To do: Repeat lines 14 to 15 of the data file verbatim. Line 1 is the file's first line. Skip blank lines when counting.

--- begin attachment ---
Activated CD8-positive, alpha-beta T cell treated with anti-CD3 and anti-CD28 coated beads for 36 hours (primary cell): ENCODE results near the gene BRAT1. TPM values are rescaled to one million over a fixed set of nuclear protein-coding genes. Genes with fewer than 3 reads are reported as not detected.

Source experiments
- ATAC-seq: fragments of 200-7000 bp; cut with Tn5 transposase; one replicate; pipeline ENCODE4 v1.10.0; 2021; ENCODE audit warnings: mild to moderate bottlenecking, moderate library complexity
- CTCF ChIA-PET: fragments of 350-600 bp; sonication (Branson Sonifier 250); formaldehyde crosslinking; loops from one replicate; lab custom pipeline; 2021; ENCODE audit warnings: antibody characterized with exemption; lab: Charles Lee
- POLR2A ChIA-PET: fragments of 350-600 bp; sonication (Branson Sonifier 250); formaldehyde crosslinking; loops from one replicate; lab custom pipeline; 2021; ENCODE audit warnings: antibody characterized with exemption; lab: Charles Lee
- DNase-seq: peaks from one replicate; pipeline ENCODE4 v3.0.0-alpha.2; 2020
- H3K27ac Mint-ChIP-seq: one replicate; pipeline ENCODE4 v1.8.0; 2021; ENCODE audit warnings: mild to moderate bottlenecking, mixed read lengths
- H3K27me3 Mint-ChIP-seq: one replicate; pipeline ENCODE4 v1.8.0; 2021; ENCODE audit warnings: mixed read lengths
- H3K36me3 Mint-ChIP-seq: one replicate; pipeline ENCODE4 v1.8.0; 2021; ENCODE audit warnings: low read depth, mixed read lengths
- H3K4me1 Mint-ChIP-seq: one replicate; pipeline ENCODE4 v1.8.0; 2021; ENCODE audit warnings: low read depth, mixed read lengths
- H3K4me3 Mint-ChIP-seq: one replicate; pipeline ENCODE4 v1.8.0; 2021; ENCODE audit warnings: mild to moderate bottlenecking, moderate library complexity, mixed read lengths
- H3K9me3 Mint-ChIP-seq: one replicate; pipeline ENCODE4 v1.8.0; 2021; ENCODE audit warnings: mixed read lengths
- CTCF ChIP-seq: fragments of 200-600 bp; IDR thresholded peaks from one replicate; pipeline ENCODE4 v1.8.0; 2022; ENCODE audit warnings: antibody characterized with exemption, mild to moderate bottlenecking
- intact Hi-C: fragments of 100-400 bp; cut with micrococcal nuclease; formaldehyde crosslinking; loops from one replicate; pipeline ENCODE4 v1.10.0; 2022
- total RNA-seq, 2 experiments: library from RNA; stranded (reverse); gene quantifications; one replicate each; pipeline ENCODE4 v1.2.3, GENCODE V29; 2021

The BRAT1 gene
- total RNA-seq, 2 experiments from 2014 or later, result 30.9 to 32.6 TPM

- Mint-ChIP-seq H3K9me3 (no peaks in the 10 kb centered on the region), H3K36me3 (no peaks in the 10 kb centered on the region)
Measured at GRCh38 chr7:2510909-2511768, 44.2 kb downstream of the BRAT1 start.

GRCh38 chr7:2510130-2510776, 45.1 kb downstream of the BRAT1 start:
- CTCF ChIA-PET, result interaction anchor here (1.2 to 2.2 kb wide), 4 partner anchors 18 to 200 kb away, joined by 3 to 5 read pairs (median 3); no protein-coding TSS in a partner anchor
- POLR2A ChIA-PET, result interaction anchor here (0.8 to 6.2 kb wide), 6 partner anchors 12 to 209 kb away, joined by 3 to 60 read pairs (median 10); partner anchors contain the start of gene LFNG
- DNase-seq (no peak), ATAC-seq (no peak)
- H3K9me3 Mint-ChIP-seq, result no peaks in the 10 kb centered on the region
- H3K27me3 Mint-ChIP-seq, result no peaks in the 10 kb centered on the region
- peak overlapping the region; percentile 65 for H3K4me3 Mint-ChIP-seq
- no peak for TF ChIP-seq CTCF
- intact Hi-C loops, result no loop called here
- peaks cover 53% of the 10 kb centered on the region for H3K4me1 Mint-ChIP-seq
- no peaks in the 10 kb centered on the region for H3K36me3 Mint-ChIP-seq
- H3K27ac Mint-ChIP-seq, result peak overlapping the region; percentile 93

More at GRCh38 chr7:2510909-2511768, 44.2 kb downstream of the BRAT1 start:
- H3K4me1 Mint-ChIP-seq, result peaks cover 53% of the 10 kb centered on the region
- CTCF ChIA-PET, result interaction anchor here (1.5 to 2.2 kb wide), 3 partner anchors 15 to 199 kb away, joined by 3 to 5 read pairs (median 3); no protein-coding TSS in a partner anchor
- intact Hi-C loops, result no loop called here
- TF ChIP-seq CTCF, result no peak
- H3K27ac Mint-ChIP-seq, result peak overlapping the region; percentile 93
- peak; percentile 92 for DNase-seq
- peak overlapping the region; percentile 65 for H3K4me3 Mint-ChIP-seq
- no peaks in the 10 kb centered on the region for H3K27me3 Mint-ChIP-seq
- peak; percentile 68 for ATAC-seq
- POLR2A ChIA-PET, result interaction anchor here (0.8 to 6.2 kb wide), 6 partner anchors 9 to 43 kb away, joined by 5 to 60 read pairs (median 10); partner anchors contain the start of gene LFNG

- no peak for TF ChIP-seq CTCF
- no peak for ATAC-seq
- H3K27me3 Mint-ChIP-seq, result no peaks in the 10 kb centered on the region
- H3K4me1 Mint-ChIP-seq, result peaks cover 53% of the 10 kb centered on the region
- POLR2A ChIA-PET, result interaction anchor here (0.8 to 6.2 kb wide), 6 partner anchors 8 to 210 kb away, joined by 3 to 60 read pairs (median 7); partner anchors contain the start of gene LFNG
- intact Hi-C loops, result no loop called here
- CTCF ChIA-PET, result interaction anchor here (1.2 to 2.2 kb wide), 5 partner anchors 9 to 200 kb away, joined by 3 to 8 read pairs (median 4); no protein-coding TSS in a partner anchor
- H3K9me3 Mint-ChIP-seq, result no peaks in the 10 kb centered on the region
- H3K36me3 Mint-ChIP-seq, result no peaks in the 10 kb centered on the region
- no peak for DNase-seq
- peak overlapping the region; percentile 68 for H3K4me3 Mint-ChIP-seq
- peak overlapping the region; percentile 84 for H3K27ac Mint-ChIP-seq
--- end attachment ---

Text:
- intact Hi-C: fragments of 100-400 bp; cut with micrococcal nuclease; formaldehyde crosslinking; loops from one replicate; pipeline ENCODE4 v1.10.0; 2022
- total RNA-seq, 2 experiments: library from RNA; stranded (reverse); gene quantifications; one replicate each; pipeline ENCODE4 v1.2.3, GENCODE V29; 2021